Research: Fingolimod in Volunteers

Epub: Boulton C et al. Pharmacodynamic Effects of Steady-State Fingolimod on Antibody Response in Healthy Volunteers: A 4-Week, Randomized, Placebo-Controlled, Parallel-Group, Multiple-Dose Study. J Clin. Pharmacol 2011 Dec.

Fingolimod (Gilenya) , a first-in-class oral sphingosine 1-phosphate receptor (S1PR) modulator, is approved in many countries for relapsing-remitting multiple sclerosis, at a once-daily 0.5-mg dose. A reduction in peripheral lymphocyte count is an expected consequence of the fingolimod mechanism of S1PR modulation.

This study investigated if this pharmacodynamic effect impacts humoral (antibodies and B cells) and cellular (T cell) immunogenicity. In this double-blind, parallel-group, 4-week study, 72 healthy volunteers were randomized to steady state, fingolimod 0.5 mg, 1.25 mg, or to placebo.

The authors compared T-cell dependent and independent responses to the neoantigens, keyhole limpet hemocyanin (KLH. Limpet blood protien), and pneumococcal (pneumonia bacteria) polysaccharides vaccine (PPV-23), respectively, and additionally recall antigen response (tetanus (lockjaw) toxoid [TT]) and delayed-type hypersensitivity (DTH) to KLH, TT, and Candida albicans (Thrust, yeast).

Fingolimod caused mild to moderate decreases in antibody response to anti-KLH and anti-PPV-23 IgG and IgM antibody levels versus placebo. Responder rates were identical between placebo and 0.5-mg groups for anti-KLH IgG (both greater than 90%) and comparable for anti-PPV-23 IgG (55% and 41%, respectively). Fingolimod did not affect anti-TT immunogenicity, and DTH response did not differ between placebo and fingolimod 0.5-mg groups. Expectedly, lymphocyte count reduced substantially in the fingolimod groups versus placebo but reversed by study end. Fingolimod was well tolerated, and the observed safety profile was consistent with previous reports.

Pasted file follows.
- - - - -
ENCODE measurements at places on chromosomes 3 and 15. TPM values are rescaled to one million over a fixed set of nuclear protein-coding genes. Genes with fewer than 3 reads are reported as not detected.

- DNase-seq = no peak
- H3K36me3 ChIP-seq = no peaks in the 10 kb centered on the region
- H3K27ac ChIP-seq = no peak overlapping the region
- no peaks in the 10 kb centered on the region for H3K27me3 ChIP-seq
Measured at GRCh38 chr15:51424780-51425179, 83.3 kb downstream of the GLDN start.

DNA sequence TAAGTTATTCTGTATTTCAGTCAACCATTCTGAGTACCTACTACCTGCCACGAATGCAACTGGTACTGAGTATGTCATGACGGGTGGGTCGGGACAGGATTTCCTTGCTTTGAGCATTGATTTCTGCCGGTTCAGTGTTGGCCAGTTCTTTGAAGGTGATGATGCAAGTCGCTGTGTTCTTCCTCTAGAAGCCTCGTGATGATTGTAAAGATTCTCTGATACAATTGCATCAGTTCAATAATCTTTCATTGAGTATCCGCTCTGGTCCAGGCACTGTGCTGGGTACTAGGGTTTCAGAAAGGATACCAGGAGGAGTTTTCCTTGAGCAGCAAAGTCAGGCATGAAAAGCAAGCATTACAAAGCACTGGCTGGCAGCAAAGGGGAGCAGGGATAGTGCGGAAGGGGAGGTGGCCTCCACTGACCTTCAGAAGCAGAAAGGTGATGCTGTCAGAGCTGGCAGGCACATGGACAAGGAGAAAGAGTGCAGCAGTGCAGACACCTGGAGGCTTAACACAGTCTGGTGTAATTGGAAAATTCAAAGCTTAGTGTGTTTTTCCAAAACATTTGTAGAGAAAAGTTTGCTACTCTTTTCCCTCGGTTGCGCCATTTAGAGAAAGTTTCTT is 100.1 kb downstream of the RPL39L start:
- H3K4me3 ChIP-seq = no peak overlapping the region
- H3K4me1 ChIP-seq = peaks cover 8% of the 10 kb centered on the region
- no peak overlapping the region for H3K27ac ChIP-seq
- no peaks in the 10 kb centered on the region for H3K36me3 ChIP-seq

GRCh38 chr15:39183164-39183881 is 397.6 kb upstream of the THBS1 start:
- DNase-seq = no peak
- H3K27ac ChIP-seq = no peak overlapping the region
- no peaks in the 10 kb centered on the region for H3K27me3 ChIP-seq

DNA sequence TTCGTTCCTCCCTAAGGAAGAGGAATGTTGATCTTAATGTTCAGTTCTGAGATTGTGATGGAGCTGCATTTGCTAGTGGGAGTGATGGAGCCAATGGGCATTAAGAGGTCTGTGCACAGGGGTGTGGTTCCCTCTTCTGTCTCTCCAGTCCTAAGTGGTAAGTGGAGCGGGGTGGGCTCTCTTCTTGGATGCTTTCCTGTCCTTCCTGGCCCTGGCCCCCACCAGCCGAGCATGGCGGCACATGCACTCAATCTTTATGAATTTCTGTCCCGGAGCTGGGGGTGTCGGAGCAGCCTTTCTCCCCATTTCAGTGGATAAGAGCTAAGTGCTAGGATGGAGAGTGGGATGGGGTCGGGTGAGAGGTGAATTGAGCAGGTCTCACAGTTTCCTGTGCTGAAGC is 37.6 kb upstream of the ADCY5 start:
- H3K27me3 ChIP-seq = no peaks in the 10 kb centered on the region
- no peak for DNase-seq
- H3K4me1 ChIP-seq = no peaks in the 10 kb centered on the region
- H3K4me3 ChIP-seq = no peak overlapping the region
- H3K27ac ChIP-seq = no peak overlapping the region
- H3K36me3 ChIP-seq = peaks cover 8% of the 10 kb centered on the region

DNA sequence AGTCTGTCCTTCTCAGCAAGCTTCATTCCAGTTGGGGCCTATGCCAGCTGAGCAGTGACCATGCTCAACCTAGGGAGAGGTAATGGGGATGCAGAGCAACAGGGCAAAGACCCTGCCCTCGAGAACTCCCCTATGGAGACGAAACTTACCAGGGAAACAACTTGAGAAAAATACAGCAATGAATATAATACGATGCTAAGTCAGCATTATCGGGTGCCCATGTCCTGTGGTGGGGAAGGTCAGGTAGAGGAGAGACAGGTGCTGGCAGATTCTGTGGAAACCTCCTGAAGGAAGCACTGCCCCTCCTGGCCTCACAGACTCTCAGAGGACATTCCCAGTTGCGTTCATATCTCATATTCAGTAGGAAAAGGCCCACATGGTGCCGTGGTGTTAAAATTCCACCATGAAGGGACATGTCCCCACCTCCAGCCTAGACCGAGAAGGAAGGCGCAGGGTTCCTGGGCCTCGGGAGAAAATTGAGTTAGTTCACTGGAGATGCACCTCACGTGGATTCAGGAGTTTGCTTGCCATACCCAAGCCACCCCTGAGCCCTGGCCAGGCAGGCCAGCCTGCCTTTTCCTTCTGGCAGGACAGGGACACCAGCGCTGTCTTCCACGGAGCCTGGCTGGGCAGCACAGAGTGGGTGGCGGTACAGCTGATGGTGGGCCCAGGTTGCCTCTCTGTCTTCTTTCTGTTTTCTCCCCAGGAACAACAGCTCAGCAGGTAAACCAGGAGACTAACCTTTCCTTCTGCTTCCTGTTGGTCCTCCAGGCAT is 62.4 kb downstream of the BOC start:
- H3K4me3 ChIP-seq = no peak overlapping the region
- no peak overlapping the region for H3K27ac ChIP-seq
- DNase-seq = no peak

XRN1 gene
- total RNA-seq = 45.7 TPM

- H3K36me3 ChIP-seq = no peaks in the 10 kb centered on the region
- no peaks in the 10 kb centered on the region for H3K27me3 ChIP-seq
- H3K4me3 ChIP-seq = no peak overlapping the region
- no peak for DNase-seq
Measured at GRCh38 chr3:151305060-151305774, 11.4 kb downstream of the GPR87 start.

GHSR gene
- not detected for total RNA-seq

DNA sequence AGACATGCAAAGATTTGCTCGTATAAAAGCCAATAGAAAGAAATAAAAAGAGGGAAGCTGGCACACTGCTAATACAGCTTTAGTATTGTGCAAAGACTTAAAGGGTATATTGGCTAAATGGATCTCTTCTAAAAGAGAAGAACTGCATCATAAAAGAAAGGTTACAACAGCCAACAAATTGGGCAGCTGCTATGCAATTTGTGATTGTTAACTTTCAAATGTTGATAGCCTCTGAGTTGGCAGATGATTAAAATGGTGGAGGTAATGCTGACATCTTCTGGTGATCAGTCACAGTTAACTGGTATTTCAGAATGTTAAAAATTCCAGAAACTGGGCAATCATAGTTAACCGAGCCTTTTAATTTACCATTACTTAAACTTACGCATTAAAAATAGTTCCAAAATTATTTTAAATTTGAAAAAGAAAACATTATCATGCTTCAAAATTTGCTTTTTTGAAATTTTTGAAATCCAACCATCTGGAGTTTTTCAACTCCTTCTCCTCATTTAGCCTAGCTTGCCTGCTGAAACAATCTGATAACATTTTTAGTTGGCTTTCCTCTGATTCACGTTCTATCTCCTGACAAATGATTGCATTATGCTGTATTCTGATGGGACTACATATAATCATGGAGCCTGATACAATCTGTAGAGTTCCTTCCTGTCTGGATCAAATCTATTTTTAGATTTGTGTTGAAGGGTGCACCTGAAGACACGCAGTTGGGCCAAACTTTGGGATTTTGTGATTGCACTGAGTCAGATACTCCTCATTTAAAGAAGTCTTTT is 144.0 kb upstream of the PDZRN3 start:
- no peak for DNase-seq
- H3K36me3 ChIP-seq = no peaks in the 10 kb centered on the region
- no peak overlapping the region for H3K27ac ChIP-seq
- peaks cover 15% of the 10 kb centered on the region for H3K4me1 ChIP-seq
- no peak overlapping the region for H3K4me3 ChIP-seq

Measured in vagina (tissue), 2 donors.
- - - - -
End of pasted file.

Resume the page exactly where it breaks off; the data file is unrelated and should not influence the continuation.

DTH Skin Test (Reddening and swelling)

Generalised immunosuppression results in inhibtion of T cell and cell immune responses that could leave you succeptible to infections and tumours and may inhibit your response to infections that you have been vaccinated against. Gilenya traps immune cells in lymph glands and prevents them entering the blood. Whilst this may be good for stopping MS, it may not be good for fighting infections. However Gilenya is not supposed to cause a blanket inhibition of cell function and leaves some white blood cell subsets unaffected. These subsets are thought to deal with infection and so the hope is that you can deal with MS, whilst still having the capacity to fight infection.

The study indicated that there was a modest reduction in antibody responses, which would equate to some reduced capacity to deal with infections but T cell responses as tested using DTH skin swelling response to infections to which we have immunity was unaffected. This is good because it means Gilenya is not completely removing our protective immunity, however we should expect some infection issues as there were some in clinical trials.

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